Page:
Ideally, Durham’s City Council would act to settle the suits as soon as possible at the least cost to the taxpayers and with full disclosure of all that happened.

I’m sure that won’t happen.

But can’t the Council at least stop blaming the state for all the probation system problems when it’s failed to lead effectively in fighting crime problems in Durham?

The following is from a Sept. 2006 post: Johnsville’s Questions. Text in plain is from the Johnsville News' post; the text from the ABC report is in italics.

Durham has real problems - gang problems. How are Mike Nifong and the Durham Police Department able to justify in their minds expending the time and effort on prosecuting a hoax against three innocent lacrosse players, when gang violence is erupting in the Durham courthouse? ….

ABC reported:

The first-degree murder trial of 17-year old Calvin Nicholson is on hold. He is accused of gunning down an 18-year-old Hillside High School student on Bacon Street in 2005. Police say it was gang-related.

Tuesday's courthouse melee erupted on the fifth-floor, after key witnesses backed out of the Nicholson trial. They said they were being threatened.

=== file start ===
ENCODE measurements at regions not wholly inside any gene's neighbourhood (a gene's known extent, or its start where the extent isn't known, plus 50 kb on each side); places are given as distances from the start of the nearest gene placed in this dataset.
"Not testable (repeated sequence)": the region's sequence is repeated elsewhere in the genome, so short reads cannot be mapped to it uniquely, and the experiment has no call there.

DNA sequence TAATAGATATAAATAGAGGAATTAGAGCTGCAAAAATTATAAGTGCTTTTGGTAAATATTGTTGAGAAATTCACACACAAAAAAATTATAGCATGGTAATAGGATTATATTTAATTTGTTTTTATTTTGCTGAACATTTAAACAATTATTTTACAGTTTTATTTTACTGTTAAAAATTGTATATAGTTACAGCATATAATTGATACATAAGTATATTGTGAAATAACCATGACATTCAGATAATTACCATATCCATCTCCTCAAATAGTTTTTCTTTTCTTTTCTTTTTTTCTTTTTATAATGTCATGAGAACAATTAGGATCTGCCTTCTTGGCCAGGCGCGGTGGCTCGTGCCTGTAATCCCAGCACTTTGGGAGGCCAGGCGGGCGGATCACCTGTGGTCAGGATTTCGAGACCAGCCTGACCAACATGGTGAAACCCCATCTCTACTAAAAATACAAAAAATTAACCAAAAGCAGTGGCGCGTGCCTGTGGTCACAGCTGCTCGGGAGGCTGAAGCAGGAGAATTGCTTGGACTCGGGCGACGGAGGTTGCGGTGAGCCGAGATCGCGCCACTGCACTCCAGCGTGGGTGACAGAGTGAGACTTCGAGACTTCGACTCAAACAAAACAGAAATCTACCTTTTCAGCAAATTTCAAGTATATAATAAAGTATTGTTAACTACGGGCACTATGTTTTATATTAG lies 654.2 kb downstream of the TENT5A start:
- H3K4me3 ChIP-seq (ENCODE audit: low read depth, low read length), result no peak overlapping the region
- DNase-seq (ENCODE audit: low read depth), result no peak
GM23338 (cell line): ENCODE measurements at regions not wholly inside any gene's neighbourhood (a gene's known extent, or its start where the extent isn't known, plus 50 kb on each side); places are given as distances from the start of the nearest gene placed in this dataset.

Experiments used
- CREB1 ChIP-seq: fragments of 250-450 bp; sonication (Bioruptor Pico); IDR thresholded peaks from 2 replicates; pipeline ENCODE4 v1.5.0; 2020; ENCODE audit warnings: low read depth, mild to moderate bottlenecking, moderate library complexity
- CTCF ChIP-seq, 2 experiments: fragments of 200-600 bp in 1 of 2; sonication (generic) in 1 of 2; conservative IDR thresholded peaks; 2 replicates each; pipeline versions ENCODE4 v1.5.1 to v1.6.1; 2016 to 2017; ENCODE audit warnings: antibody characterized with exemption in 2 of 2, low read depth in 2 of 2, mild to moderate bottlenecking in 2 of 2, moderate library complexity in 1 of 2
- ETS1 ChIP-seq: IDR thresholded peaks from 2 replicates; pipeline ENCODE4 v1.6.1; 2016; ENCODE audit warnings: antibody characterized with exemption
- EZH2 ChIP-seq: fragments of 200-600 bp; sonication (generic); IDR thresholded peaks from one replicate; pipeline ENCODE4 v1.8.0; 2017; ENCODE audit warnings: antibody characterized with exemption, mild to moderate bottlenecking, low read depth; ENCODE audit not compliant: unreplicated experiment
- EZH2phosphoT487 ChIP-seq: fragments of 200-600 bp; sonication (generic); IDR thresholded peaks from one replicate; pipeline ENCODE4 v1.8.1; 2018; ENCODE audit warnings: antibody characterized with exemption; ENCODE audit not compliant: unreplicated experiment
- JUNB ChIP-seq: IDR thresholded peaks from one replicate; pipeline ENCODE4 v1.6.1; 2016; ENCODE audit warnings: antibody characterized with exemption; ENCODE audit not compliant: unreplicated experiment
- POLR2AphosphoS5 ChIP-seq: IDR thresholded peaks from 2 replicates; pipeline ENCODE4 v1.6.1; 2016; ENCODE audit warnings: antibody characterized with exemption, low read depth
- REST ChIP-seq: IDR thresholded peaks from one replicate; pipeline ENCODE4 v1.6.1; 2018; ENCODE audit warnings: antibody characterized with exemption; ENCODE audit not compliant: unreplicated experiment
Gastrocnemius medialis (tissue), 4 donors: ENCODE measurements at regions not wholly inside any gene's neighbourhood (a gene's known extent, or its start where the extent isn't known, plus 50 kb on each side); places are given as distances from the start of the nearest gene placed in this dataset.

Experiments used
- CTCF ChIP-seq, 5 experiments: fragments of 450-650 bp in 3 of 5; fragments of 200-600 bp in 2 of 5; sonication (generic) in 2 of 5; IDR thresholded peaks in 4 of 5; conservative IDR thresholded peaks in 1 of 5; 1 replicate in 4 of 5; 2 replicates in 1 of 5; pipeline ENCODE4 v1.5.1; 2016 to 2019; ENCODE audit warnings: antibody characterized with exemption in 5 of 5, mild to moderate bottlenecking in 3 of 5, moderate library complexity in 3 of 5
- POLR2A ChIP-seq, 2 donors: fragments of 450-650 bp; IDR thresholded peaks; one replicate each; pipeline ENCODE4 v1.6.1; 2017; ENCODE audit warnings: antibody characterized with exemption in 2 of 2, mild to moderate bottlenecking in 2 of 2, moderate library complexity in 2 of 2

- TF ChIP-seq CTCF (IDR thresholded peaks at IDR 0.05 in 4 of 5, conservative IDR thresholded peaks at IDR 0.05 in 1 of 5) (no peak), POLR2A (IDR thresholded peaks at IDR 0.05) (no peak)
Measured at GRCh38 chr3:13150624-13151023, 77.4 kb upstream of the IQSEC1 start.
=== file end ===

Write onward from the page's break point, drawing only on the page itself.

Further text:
"An incident occurred when information came up that caused people from one courtroom and gang to come to the other courtroom, where members of a rival gang were involved," said Durham District Attorney Mike Nifong.

Durham police are investigating the threats, which are a major challenge in prosecuting gang-related trials.

"You can't really conduct trials in an atmosphere, where there is intimidation of witnesses, or where there is fear that something might happen," Nifong said. "The District Attorney's Office is not equipped to protect witnesses in any situation. There aren't any local witness protection programs, or anything of that nature. The fact is people are to some extent on their own, in terms of their protection." (bold JN)

People are on their own in terms of their protection? So that’s what DA Nifong has given us. Well, at least it’s more truthful than most of what he’s been saying.


Anonymous said...

IMHO given the timing, Nifong's remarks might also have been intended to be heard by potential witnesses in the lax case.